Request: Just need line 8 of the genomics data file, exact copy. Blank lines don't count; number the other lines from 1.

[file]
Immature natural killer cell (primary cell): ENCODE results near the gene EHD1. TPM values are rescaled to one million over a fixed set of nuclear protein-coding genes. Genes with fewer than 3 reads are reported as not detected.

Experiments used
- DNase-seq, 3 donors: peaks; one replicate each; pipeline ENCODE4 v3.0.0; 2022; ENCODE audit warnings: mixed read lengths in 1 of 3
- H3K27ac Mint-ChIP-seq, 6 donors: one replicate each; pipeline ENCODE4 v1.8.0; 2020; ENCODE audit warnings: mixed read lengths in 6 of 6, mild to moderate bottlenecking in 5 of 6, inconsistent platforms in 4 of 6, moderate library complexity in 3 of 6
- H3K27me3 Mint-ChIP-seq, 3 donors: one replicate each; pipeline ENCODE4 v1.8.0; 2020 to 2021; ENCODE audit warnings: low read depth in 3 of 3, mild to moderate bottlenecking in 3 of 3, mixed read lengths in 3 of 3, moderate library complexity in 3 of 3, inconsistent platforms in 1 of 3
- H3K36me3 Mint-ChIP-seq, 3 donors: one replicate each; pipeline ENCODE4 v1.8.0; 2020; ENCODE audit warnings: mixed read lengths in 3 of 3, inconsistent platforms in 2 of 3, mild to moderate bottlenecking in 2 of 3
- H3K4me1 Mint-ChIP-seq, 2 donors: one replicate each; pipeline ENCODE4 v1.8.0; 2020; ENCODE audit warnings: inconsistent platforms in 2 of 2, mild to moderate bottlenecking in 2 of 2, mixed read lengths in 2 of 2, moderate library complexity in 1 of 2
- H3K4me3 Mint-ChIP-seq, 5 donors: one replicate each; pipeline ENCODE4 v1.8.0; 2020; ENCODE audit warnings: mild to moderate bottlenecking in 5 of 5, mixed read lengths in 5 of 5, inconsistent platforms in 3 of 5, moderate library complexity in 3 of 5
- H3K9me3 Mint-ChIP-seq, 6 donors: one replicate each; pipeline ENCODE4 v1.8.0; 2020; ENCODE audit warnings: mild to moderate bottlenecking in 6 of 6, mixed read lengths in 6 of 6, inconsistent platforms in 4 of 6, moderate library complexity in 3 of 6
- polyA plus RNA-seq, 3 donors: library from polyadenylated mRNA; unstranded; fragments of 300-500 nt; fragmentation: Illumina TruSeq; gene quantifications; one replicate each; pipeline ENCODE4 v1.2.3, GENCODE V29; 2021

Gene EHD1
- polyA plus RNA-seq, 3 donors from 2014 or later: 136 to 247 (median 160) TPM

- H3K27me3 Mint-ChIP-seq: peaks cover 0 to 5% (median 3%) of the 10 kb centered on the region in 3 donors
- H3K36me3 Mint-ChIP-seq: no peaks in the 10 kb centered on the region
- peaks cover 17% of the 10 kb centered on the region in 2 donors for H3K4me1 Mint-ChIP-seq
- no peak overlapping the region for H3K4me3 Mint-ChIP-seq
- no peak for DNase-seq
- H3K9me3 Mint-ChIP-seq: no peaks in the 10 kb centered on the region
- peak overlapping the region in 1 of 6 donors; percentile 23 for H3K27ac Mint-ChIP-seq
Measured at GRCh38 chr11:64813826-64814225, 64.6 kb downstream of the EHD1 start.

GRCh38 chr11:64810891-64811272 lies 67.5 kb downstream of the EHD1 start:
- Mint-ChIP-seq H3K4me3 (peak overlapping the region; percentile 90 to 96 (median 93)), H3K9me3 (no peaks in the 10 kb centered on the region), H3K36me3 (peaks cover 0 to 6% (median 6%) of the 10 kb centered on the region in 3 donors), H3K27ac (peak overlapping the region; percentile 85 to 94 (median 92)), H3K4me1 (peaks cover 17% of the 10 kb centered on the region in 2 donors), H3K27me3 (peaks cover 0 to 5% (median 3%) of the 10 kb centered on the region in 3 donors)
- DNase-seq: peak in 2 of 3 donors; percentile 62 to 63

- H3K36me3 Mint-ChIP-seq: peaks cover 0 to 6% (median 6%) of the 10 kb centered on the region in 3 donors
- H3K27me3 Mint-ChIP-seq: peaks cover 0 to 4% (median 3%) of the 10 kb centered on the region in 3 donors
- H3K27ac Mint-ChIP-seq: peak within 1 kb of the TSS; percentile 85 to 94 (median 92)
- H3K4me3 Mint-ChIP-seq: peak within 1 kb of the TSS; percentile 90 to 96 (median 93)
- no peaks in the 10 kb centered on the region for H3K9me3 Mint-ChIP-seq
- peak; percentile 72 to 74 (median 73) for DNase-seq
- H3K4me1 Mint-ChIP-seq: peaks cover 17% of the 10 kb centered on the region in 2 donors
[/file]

- H3K4me3 Mint-ChIP-seq, 5 donors: one replicate each; pipeline ENCODE4 v1.8.0; 2020; ENCODE audit warnings: mild to moderate bottlenecking in 5 of 5, mixed read lengths in 5 of 5, inconsistent platforms in 3 of 5, moderate library complexity in 3 of 5